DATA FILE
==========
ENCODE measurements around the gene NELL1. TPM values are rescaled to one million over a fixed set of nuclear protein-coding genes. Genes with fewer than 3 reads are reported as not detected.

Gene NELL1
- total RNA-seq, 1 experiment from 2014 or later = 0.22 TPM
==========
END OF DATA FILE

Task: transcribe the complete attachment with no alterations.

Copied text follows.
ENCODE measurements around the gene NELL1. TPM values are rescaled to one million over a fixed set of nuclear protein-coding genes. Genes with fewer than 3 reads are reported as not detected.

Gene NELL1
- total RNA-seq, 1 experiment from 2014 or later = 0.22 TPM